Sometimes I write about things that happened in the past – events, people, experiences, feelings.  That’s good.  Even better, though, is being in the middle of what I’m talking about right now.  And so it is in this moment.  I’m disoriented, buffeted by some grand breeze, slumping here and swooning there.

All is well

There’s Something Bigger

I was driving from Cambridge, Ontario to London this afternoon when a moment came upon me, and it’s stayed through the hours since.  It was a sense of … completion … sufficiency … total allrightness.  It was, and is, quiet.  Almost not there, except it is.  What’s it look like, you ask?  Well here goes:

I don’t need now to be anything other than what it is

There’s nowhere to go

There’s nothing to accomplish

All is still

I simply am

That’ll do for starters.  I know that goals are good but they’re far off in the back of my being right now.  I’ll strive towards things in the future but at the moment I sense that I won’t be tied to the results.  I know that I need to be concerned about injustice and to act appropriately when it comes my way, but that’s smaller than whatever this is.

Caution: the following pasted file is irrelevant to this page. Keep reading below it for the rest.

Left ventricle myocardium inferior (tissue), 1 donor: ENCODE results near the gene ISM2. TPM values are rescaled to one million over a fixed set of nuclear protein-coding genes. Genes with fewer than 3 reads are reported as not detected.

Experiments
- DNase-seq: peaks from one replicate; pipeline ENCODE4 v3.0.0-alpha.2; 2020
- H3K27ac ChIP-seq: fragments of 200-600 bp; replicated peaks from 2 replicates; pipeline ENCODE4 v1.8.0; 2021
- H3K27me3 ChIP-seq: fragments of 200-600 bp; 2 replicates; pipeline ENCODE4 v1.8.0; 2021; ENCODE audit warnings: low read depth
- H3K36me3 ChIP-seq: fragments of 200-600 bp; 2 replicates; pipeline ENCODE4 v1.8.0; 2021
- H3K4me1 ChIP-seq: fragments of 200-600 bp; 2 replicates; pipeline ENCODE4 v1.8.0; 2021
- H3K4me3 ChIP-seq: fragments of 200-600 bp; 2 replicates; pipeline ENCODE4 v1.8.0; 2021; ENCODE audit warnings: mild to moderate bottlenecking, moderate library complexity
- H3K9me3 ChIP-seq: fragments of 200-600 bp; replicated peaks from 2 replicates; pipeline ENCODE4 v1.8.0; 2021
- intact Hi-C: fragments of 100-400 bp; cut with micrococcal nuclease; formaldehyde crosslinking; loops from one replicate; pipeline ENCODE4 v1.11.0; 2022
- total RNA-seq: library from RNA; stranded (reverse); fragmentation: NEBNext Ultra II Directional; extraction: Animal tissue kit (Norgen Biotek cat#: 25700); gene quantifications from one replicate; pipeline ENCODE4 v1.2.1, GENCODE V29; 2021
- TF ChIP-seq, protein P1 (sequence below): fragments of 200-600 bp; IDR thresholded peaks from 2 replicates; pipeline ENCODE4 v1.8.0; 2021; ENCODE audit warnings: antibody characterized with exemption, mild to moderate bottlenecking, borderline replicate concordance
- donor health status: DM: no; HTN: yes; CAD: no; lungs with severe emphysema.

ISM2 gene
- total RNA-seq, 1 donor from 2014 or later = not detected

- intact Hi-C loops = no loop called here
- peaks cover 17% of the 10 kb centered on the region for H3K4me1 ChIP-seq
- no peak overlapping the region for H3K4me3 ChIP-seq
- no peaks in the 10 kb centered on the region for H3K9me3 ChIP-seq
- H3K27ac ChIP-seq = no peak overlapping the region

Time for some specifics:

1.  I haven’t written a blog post for 24 days. This morning that was a problem but not right now … There’s something bigger than the need to write to you.

2.  What if I never write again? … There’s something bigger than ever writing again.

3.  I have a cold and am all stuffed up … There’s something bigger than this discomfort.

4.  My left foot hurts when I walk.  I wonder if it’s plantar fasciitis.  I’ve had it before … There’s something bigger than plantar fasciitis.

5.  I want to lose weight in preparation for the 2018 Tour du Canada cycling trip.  So far not much has happened … There’s something bigger than losing weight.

6.  I want to improve my cardio and strength in preparation for the Tour.  To this point, there’s just a bit of improvement … There’s something bigger than getting fitter.